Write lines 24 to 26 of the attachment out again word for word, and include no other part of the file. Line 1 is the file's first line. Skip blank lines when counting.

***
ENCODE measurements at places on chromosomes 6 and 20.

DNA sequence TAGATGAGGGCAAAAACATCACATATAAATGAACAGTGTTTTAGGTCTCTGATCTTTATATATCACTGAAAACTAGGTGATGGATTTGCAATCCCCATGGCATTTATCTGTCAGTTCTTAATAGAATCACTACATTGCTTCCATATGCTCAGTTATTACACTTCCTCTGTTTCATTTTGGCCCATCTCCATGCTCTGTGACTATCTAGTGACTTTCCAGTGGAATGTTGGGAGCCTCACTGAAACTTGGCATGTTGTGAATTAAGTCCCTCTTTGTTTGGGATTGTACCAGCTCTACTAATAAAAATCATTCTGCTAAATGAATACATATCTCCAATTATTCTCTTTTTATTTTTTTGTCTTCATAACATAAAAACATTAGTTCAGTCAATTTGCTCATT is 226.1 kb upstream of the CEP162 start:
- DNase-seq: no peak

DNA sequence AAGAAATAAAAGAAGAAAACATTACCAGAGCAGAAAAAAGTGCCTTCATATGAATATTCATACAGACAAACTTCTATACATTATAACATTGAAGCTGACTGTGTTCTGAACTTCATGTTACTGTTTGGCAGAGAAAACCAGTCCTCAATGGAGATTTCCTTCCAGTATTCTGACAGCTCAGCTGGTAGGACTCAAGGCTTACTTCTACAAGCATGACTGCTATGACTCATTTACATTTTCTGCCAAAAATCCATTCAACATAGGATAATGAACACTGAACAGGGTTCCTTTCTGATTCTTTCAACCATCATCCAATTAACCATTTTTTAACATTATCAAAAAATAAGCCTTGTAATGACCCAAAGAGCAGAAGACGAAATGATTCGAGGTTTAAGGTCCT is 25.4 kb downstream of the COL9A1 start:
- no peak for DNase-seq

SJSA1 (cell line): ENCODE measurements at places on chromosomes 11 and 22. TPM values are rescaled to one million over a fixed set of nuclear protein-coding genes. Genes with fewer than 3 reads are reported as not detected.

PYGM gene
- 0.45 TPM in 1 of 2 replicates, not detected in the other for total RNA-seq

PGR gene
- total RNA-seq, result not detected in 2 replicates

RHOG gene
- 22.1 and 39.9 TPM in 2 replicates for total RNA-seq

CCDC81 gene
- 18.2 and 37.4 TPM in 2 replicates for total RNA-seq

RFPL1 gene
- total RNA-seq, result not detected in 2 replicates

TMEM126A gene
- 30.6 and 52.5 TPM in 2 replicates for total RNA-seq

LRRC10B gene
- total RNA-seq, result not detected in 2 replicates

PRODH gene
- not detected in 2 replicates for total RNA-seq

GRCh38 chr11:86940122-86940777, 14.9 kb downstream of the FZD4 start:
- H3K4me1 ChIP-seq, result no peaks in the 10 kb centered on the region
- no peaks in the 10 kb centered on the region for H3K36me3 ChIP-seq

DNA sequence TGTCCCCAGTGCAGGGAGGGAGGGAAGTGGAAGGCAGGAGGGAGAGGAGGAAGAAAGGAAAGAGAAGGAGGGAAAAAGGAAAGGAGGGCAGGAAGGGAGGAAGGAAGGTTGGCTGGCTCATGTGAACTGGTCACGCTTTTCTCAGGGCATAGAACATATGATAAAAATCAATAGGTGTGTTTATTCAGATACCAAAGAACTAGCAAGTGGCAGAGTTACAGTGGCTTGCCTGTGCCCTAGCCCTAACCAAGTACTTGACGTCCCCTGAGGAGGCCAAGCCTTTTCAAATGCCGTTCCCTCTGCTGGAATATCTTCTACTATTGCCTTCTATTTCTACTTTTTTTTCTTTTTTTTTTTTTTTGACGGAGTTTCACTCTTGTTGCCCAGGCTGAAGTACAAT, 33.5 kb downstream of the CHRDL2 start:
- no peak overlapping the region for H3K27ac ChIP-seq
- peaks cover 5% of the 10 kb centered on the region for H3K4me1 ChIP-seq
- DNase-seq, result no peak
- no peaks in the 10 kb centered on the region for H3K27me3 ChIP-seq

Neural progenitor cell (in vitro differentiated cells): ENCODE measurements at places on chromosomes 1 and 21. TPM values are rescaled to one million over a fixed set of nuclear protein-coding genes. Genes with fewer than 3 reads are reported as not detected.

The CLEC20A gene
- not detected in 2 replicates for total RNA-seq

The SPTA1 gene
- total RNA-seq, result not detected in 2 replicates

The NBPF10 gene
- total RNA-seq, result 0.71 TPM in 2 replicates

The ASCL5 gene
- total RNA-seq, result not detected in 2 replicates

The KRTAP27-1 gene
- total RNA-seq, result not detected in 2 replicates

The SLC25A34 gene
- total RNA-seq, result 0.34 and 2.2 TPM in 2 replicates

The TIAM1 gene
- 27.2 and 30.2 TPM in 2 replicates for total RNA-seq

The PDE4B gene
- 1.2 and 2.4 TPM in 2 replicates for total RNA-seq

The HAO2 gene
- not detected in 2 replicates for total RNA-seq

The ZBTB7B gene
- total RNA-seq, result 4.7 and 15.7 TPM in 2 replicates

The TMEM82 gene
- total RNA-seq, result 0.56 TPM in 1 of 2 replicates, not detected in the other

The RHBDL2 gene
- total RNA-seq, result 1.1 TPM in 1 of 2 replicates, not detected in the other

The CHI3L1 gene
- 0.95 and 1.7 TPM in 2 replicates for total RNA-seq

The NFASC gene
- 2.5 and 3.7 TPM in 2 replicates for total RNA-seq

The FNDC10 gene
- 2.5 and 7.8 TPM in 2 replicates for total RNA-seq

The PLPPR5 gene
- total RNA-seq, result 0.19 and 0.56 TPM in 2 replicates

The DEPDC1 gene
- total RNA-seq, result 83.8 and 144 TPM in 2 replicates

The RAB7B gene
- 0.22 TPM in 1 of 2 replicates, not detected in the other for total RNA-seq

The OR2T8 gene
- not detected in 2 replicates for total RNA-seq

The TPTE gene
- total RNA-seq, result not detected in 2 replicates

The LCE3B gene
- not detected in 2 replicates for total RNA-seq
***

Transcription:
- H3K4me1 ChIP-seq, result no peaks in the 10 kb centered on the region
- no peaks in the 10 kb centered on the region for H3K36me3 ChIP-seq

DNA sequence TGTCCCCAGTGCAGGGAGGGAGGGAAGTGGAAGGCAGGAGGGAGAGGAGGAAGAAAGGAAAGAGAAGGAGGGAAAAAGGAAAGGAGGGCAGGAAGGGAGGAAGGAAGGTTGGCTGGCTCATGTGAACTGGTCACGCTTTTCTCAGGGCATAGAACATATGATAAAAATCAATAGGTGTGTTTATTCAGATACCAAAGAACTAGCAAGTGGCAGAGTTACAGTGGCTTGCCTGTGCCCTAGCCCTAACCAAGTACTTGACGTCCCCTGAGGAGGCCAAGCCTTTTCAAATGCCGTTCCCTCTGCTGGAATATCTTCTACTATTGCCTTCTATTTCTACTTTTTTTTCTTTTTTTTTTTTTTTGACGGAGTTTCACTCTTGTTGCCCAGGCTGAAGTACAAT, 33.5 kb downstream of the CHRDL2 start: